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Biogeosciences An interactive open-access journal of the European Geosciences Union
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© Author(s) 2019. This work is distributed under
the Creative Commons Attribution 4.0 License.
© Author(s) 2019. This work is distributed under
the Creative Commons Attribution 4.0 License.

Reviews and syntheses 12 Mar 2019

Reviews and syntheses | 12 Mar 2019

Review status
This discussion paper is a preprint. It is a manuscript under review for the journal Biogeosciences (BG).

Reviews and syntheses: Insights into deep-sea food webs and global environmental gradients revealed by stable isotopes (δ15N, δ13C) and fatty acids trophic biomarkers

Camilla Parzanini1, Christopher C. Parrish1, Jean-François Hamel2, and Annie Mercier1 Camilla Parzanini et al.
  • 1Department of Ocean Sciences, Memorial University, St. John’s, NL, Canada
  • 2Society for Exploration and Valuing of the Environment (SEVE), St. Philips, NL, Canada

Abstract. Biochemical markers developed initially for food-web studies of terrestrial and shallow-water environments have only recently been applied to deep-sea ecosystems (i.e. in the early 2000s). For the first time since their implementation, this review took a close look at the existing literature in the field of deep-sea trophic ecology to synthesize current knowledge. Furthermore, it provided an opportunity for a preliminary analysis of global geographic (i.e. latitudinal, along a depth gradient) trends in the isotopic (δ15N, δ13C) and fatty acid composition of deep-sea taxa. Results revealed significant relationships along the latitudinal and bathymetric gradients. Deep-sea animals sampled at temperate and polar latitudes displayed lower isotopic ratios and greater proportions of essential ω3 long-chain polyunsaturated fatty acids (LC-PUFA) than did tropical counterparts. Furthermore, δ15N and δ13C ratios as well as proportions of arachidonic acid increased with increasing depth. Since similar latitudinal trends in the isotopic and fatty acid composition were found in surface water phytoplankton and particulate organic matter, these results highlight the link across latitudes between surface primary production and deep-water communities. Because global climate change may affect quantity and quality (e.g. levels of essential ω3 PUFA) of surface primary productivity, and by extension those of its downward flux, the dietary intake of deep-sea organisms may likely be altered. In addition, because essential ω3 PUFA play a major role in the response to temperature variations, climate change may interfere with the ability of deep-sea species to cope with potential temperature shifts. Importantly, methodological disparities were highlighted that prevented in-depth analyses, indicating that further studies should be conducted using standardized methods in order to generate more reliable global predictions.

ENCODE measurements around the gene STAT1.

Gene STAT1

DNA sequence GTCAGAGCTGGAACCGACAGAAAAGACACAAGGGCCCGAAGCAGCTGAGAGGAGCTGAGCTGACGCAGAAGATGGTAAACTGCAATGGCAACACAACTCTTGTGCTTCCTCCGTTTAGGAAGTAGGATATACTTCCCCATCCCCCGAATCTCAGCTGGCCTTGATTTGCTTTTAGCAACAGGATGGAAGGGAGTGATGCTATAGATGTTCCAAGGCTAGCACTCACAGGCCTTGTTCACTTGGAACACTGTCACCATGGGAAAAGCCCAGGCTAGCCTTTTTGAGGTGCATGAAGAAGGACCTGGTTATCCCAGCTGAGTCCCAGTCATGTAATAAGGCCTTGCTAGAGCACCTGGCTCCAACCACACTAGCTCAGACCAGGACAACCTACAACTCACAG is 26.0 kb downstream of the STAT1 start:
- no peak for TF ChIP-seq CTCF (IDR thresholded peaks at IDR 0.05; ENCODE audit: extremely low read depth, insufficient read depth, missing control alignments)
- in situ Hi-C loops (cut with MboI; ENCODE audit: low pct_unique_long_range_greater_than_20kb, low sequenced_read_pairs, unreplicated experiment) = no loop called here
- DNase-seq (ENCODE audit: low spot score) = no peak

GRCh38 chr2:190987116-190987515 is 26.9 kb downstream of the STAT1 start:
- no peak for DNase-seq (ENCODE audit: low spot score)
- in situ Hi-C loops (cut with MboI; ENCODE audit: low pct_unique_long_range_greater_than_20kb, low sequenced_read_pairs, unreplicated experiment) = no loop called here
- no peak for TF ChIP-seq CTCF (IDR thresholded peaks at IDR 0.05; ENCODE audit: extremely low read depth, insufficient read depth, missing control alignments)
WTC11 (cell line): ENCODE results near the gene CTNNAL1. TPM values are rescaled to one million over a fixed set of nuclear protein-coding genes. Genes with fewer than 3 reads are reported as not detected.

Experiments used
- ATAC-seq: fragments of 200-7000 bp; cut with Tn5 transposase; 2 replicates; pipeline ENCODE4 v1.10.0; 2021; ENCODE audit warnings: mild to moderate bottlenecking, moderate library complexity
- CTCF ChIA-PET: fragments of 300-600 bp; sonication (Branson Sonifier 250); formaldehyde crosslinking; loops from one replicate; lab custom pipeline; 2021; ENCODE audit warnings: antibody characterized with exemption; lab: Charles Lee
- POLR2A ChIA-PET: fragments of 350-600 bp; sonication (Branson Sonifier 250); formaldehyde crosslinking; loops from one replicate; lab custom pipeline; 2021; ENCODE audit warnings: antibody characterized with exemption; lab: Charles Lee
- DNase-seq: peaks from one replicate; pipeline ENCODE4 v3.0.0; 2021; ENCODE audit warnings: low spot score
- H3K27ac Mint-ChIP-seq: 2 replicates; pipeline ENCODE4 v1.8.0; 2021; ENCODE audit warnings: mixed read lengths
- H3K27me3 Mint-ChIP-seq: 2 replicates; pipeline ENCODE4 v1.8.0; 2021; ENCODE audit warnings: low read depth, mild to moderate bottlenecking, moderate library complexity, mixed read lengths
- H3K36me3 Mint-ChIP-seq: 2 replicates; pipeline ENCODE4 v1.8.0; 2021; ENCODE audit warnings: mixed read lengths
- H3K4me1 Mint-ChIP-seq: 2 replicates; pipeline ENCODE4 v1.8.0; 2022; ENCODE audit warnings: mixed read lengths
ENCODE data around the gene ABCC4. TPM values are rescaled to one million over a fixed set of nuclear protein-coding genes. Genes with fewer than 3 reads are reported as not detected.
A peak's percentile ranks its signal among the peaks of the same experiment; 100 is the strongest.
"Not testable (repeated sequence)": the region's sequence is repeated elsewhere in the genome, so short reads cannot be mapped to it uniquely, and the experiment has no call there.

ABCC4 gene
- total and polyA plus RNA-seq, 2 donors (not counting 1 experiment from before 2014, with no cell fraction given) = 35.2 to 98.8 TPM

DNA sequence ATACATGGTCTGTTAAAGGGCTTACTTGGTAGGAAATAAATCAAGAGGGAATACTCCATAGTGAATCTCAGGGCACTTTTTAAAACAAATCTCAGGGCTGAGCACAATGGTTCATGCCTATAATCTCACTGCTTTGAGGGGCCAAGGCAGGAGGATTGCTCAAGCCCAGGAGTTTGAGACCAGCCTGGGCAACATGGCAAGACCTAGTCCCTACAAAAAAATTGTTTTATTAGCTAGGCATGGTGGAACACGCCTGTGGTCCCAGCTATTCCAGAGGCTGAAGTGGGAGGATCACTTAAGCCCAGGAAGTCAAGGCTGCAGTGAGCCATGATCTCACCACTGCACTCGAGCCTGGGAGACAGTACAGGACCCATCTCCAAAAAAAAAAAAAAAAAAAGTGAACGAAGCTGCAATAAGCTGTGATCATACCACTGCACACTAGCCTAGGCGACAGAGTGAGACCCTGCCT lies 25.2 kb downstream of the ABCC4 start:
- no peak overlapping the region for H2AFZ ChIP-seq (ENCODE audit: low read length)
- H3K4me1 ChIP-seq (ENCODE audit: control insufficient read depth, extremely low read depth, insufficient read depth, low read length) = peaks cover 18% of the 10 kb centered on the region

Camilla Parzanini et al.
Interactive discussion
Status: final response (author comments only)
Status: final response (author comments only)
AC: Author comment | RC: Referee comment | SC: Short comment | EC: Editor comment
Camilla Parzanini et al.
Camilla Parzanini et al.
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